Romero: The real wild card is the extent to which it devolves into a confusing chaos or even violence, in which case Trump’s use of the executive powers will look more justifiable in the eyes of ordinary Americans. Remember the play he made around [sending federal forces to quell the 2020 protests in] Portland? There was an element of Trump’s actions in Portland that resonated with the American public. In some ways, the greatest danger is when Trump’s extreme policies tap into the commonsense reactions of the American people, when he truly is playing the populist role. That’s what I think is the most dangerous.

Brownstein: How different could America look after four years of another Trump presidency? And what do you think could be the most important differences from where we are now that we might face?

Romero: I think we could very much be on the brink of losing our democracy and losing certain rights and liberties that would be lost for a generation. I am not one given to hyperbole, especially in the face of real threat, but the efforts to curtail protest and demonstrations; the promise to enact gestapo-like searches and deportation forces; the enactment of federal bans on reproductive rights or gender-affirming care or diversity-and-inclusion efforts could fundamentally change the way that we think about rights and liberties in the United States.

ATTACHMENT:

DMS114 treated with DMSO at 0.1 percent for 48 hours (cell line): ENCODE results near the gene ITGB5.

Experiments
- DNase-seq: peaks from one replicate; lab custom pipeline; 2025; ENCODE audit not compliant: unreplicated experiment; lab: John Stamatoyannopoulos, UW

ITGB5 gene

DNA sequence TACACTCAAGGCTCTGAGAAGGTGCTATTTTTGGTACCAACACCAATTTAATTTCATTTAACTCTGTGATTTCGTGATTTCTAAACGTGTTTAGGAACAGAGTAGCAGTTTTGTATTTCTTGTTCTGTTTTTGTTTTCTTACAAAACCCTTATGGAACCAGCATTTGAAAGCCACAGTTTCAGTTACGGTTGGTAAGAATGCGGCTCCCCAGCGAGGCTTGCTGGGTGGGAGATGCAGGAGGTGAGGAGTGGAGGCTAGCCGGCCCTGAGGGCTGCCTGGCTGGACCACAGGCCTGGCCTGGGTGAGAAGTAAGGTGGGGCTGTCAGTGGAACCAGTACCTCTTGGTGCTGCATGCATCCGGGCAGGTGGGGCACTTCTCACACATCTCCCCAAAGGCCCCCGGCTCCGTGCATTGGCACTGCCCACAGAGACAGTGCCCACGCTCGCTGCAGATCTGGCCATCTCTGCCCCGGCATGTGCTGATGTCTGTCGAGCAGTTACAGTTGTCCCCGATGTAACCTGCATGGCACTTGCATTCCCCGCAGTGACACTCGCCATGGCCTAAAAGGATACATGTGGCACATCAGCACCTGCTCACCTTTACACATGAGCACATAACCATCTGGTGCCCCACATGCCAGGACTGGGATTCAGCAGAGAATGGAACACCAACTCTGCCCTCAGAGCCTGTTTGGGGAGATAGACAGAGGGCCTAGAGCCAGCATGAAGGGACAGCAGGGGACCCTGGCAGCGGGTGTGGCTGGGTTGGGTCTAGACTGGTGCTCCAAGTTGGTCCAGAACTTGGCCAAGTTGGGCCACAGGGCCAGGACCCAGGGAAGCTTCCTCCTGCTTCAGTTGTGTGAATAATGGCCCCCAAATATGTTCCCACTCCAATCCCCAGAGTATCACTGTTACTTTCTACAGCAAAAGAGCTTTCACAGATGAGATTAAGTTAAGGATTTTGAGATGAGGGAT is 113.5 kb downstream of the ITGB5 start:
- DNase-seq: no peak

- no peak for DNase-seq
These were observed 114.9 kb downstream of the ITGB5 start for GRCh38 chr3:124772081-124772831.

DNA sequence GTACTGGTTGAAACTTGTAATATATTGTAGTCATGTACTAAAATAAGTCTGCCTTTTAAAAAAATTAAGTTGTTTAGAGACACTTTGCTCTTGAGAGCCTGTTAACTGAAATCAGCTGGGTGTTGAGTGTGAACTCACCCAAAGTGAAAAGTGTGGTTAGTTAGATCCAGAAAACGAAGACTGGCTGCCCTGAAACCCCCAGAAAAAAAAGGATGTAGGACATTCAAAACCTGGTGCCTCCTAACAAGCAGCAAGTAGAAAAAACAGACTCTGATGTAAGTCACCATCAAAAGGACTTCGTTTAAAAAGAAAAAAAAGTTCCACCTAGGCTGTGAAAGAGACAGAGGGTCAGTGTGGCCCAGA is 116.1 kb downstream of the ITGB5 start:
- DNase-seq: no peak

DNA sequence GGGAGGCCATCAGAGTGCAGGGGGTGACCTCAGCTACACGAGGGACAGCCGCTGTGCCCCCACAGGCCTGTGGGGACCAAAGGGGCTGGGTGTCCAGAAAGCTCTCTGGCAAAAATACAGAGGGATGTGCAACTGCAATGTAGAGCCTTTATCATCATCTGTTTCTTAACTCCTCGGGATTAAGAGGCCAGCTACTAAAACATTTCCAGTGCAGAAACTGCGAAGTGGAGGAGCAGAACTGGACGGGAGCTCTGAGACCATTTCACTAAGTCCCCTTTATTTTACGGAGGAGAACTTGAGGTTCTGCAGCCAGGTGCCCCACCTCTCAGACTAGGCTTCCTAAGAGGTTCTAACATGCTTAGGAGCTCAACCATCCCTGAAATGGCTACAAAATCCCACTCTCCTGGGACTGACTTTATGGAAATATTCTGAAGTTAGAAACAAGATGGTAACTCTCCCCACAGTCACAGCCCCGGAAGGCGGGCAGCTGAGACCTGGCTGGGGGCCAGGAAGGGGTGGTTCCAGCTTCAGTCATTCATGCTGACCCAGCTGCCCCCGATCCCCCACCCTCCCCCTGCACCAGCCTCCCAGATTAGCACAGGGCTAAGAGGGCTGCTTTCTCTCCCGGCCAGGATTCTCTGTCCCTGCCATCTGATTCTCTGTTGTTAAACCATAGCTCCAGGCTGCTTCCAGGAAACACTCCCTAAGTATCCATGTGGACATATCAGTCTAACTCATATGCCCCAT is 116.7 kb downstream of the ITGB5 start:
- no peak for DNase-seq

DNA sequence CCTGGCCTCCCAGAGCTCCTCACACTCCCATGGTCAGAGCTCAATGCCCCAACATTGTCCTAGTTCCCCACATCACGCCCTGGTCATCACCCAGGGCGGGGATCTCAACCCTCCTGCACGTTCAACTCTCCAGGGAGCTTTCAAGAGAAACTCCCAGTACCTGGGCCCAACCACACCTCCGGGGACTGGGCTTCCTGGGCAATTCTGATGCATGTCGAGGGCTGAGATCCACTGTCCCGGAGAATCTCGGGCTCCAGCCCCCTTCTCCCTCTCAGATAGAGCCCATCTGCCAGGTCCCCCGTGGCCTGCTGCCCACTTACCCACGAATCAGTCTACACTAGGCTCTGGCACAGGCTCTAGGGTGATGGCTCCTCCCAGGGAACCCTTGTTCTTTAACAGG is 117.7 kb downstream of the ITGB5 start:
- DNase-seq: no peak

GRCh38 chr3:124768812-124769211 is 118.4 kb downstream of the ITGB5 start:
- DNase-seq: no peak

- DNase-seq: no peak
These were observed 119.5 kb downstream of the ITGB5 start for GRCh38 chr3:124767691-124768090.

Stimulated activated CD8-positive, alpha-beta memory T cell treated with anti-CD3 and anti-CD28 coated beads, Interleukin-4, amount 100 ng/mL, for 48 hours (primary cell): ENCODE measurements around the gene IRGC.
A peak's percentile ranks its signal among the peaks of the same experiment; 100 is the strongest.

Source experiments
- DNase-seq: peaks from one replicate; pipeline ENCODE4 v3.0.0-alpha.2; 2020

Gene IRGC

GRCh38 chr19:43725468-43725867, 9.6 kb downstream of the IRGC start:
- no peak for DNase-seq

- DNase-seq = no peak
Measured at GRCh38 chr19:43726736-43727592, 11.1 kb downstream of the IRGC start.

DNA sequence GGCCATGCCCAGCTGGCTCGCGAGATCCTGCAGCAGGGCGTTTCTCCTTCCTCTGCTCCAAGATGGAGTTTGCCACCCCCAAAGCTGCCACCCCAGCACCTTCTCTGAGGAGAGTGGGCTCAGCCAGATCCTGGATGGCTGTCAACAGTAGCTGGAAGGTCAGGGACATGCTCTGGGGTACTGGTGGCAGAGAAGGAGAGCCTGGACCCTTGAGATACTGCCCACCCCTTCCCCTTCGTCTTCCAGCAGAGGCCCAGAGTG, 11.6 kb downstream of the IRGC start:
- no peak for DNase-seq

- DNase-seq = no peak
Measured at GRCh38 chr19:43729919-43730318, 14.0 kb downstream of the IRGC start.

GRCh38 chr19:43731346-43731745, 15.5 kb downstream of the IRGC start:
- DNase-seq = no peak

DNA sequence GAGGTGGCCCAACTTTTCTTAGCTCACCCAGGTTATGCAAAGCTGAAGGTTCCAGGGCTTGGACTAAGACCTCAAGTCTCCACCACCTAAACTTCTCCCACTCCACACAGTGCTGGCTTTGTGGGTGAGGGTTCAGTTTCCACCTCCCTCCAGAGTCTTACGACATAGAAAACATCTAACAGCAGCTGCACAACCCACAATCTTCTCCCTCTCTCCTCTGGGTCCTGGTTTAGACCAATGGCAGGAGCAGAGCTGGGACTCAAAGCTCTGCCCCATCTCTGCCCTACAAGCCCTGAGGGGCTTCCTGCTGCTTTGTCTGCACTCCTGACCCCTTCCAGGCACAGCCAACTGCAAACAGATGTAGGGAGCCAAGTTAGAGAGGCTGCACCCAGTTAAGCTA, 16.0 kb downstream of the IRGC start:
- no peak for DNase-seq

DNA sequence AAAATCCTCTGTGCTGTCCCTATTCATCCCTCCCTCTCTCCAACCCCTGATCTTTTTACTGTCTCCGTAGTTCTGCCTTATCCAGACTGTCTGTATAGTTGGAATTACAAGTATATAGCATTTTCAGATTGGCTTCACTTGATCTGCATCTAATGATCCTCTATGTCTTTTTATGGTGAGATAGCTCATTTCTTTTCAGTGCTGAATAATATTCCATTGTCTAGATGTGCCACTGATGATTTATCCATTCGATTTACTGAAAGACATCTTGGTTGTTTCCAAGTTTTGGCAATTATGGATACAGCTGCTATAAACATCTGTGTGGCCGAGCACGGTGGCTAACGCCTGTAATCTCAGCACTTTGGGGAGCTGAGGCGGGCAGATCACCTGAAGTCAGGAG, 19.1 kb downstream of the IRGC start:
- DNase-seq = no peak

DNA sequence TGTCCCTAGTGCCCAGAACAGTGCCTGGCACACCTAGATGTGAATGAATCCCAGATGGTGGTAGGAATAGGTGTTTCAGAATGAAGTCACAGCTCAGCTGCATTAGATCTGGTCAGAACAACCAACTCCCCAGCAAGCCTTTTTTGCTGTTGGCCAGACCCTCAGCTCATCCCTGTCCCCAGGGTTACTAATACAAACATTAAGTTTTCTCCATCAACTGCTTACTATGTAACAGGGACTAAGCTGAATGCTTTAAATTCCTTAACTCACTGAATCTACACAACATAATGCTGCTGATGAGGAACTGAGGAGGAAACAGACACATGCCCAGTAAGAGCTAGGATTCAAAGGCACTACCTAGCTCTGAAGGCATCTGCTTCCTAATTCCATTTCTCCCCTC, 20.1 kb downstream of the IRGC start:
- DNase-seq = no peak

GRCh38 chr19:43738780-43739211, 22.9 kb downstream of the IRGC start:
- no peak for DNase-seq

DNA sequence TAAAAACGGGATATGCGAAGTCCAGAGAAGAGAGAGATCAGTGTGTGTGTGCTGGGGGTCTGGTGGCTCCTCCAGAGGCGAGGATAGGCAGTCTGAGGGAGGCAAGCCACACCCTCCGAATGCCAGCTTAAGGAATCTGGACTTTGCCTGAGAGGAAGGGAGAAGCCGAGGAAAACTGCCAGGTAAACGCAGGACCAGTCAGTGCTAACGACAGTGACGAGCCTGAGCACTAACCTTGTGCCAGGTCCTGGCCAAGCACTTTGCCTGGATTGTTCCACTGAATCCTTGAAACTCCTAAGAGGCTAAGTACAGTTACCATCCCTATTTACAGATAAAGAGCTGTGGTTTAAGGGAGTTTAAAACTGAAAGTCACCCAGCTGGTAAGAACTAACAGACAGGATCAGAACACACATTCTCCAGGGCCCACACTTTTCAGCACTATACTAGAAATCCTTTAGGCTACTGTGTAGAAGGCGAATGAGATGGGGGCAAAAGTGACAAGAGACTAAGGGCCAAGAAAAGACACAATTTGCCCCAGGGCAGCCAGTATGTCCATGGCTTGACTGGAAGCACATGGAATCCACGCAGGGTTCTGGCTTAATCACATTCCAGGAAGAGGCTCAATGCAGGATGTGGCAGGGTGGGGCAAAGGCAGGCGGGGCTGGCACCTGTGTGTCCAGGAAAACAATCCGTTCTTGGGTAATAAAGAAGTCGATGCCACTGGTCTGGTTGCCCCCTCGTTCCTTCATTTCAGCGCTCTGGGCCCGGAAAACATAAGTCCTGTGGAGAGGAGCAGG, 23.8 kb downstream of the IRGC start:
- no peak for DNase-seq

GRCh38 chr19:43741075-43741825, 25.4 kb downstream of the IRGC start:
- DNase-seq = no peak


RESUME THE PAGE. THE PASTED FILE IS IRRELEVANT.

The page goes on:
Right now, we bemoan the idea that our zip code determines our rights and liberties. That if I am 10010 in New York—my zip code—I am de facto going to have a much greater enjoyment of rights and liberties than if I were in a zip code in Alabama or Mississippi. And the challenge with a second Trump administration is that rights and liberties may be lost even in blue states. We are already living with a status quo where rights and liberties are curtailed in red states, but it’s the metastasis into blue states and liberal and progressive jurisdictions that is perhaps the most concerning.